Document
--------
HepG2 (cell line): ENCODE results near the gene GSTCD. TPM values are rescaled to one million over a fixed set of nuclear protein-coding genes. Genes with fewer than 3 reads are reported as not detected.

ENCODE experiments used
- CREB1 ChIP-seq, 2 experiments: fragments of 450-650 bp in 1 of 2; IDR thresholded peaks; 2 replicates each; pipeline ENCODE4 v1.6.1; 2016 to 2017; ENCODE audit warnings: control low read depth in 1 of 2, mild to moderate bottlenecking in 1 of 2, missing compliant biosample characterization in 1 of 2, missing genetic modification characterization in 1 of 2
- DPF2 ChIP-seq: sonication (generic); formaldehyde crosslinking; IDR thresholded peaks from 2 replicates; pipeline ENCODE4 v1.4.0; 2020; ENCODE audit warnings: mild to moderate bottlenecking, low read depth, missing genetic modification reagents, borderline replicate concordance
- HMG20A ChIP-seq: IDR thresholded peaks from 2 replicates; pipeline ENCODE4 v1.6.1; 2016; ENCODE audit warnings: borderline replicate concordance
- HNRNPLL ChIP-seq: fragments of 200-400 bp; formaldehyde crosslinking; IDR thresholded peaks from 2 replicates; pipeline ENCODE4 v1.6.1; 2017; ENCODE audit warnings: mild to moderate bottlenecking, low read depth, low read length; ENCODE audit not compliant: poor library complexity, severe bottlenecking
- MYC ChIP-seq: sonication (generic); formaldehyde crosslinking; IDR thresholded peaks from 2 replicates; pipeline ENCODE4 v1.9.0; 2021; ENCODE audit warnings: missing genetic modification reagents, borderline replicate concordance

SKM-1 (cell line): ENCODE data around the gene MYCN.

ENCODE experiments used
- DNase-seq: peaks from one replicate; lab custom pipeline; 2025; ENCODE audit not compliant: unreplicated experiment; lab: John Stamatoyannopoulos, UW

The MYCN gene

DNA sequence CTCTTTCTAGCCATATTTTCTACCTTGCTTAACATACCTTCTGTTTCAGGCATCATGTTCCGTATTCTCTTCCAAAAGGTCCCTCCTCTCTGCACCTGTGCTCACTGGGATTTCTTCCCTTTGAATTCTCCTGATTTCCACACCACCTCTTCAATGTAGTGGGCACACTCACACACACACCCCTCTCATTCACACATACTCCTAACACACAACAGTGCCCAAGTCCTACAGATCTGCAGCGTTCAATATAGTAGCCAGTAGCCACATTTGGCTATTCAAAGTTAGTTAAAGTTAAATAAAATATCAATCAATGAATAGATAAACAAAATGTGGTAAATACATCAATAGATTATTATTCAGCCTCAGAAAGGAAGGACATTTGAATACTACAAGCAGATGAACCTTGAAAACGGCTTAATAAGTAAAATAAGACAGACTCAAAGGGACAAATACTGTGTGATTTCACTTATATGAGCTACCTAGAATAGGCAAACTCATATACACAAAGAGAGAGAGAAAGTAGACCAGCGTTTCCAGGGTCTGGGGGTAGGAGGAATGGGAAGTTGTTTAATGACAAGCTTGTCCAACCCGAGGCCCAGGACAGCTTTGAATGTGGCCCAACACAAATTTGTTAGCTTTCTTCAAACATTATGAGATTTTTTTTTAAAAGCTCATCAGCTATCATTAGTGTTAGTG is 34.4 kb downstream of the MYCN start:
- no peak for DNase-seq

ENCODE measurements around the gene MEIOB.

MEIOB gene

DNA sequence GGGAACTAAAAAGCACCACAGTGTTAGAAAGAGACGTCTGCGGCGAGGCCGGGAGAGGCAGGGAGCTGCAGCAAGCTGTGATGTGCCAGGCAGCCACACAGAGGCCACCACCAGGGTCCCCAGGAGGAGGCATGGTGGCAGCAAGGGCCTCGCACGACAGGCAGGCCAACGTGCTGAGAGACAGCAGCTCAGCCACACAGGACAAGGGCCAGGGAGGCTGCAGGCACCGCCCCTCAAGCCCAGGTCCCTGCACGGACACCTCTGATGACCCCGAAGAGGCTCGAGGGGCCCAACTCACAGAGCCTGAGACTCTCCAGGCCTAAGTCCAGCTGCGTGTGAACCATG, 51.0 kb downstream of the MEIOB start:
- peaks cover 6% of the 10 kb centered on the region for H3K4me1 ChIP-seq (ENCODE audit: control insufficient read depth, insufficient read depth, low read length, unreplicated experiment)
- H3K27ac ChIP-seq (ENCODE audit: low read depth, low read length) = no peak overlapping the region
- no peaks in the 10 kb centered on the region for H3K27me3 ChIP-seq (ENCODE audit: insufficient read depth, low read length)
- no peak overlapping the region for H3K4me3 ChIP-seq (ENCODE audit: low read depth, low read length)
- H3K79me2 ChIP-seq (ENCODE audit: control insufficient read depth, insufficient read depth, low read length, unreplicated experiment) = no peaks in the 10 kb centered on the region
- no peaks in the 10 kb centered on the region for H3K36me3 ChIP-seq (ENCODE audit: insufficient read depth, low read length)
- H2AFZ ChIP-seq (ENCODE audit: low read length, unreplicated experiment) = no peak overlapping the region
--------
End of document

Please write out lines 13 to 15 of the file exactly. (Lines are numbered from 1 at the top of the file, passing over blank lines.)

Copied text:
- no peak for DNase-seq

ENCODE measurements around the gene MEIOB.

MEIOB gene